How Should We React to Microsoft’s Scroogled Campaign?

In light of their recent success with the Surface Pro, Microsoft is also making headlines with its anti-Gmail advertising campaign aptly called “Scroogled,” with a tagline, “Have you been scroogled? Try Outlook.com.” An obvious diss to the leading email service at present, scroogle is a portmanteau of the words screw and Google, implying that after all this years, Google’s email service had been screwing us all along. So, what’s the beef? Microsoft’s ad campaign claims that Google goes through every word in every email just to know what ads they can use to target the user. To simplify, the campaign claims that Google reads through all our emails to sell ads.

The initial reaction

image credit: itp.net
image credit: itp.net

For the uninitiated, knowing that someone else is going through your email is like knowing someone has been rummaging through your trash—creepy and disconcerting. The Scroogled campaign can really catch the attention of those who doesn’t know how Gmail works, especially if they think that the big G has been doing this behind their backs. But for those who’ve stayed with the service ever since it was on “invite only” basis, it’s easy to know that Google openly states that they’re really doing this, and that users can opt out of these ad-targeting feature. What the Scroogled ad tells us about the alleged underhanded antics of Gmail is that we should learn more about the services that we’re using, and if we’re not really keen on sharing any information, then we should find an alternate course of action.

What goes around, comes around: possible backlash

The Scroogled ad campaign is a perfect example of FUD advertising. FUD, or fear, uncertainty and doubt, appeals to the consumers’ psyche to incite a negative reaction on a competing service, in this case, Gmail. But Gmail’s successful run and its openness about its ad targeting features (and the ability to opt out of such feature) discredits the Scroogled campaign. After all, y

ou’ll only feel screwed if you’ve found the email service unsatisfactory, and if it had brought you harm after years of usage. No one is crying foul over Google’s practices because no one feels that the email service is ruining their experience. The negative ad campaign approach could effectively add fuel to the fire; unfortunately, Gmail has not burned anything yet.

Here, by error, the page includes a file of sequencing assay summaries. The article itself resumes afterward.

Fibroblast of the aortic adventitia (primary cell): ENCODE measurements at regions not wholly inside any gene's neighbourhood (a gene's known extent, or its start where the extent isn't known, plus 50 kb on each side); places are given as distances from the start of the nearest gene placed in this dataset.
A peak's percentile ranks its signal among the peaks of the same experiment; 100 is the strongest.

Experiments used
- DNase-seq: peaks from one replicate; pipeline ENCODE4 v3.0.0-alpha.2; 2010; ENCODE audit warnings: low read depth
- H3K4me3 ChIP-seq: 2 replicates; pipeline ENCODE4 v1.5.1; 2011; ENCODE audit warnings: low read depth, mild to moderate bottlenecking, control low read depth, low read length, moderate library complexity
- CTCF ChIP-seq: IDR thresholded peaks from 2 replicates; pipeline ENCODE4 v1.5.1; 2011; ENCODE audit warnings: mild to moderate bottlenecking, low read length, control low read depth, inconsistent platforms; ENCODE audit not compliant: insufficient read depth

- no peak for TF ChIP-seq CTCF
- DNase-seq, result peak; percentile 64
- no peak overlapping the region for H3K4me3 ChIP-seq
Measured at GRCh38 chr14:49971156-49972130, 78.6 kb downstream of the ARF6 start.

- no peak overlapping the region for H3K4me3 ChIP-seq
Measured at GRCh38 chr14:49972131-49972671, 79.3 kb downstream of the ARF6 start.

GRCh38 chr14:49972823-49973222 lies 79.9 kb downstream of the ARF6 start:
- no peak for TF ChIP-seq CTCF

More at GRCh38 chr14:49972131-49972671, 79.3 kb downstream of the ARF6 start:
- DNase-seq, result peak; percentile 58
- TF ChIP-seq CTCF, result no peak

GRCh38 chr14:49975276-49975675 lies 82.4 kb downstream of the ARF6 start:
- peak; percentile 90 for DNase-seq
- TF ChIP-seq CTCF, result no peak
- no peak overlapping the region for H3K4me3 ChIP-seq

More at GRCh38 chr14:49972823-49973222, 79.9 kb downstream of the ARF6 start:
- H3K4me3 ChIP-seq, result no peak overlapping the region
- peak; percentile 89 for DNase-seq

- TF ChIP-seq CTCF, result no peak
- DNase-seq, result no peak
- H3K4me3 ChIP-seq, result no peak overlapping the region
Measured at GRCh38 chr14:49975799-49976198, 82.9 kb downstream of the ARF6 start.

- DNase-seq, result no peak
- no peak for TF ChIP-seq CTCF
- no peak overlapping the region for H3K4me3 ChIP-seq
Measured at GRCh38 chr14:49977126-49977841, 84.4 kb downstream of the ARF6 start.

Because of the Scroogled ad campaign, Microsoft is being called out for its claims. Pundits are wondering why the Redmond tech giant resorted to mudslinging instead of making a name for its own product? No one really knows exactly why they did so, but it appears that the Scroogled ad campaign is their way of introducing an alternative to Google’s Gmail. But, is Microsoft wrong for attempting to discredit Gmail instead of highlighting some of the better features of Outlook.com?

Microsoft can freely do whatever they like when it comes to advertising their product, even if it comes down to a smear campaign against their toughest competitor. After all, Microsoft has been in the receiving end of a similar campaign several years ago (and even at present, on some occasions). Apple’s Mac vs. PC campaign is well known for pitting the Cupertino-based company’s flagship computer to a typical PC, juxtaposing their strengths to the weaknesses of a machine running on Microsoft Windows. People loved these advertisements, and no one really cried foul on Apple’s brand of FUD advertising.

There are innovations that really paved the way for better things in the future. The Internet opened the doors to wireless connectivity, mobile computing, VoIP, and many others. Microsoft’s PC could technically be considered as the predecessor of advanced Apple computers. When we take that perspective and apply it to email services, Gmail possibly paved the way for better browsers, and Microsoft is just taking advantage of its name to promote its product. Tech is a dog-eat-dog world, and we can expect to see more of these occurrences in the near future.

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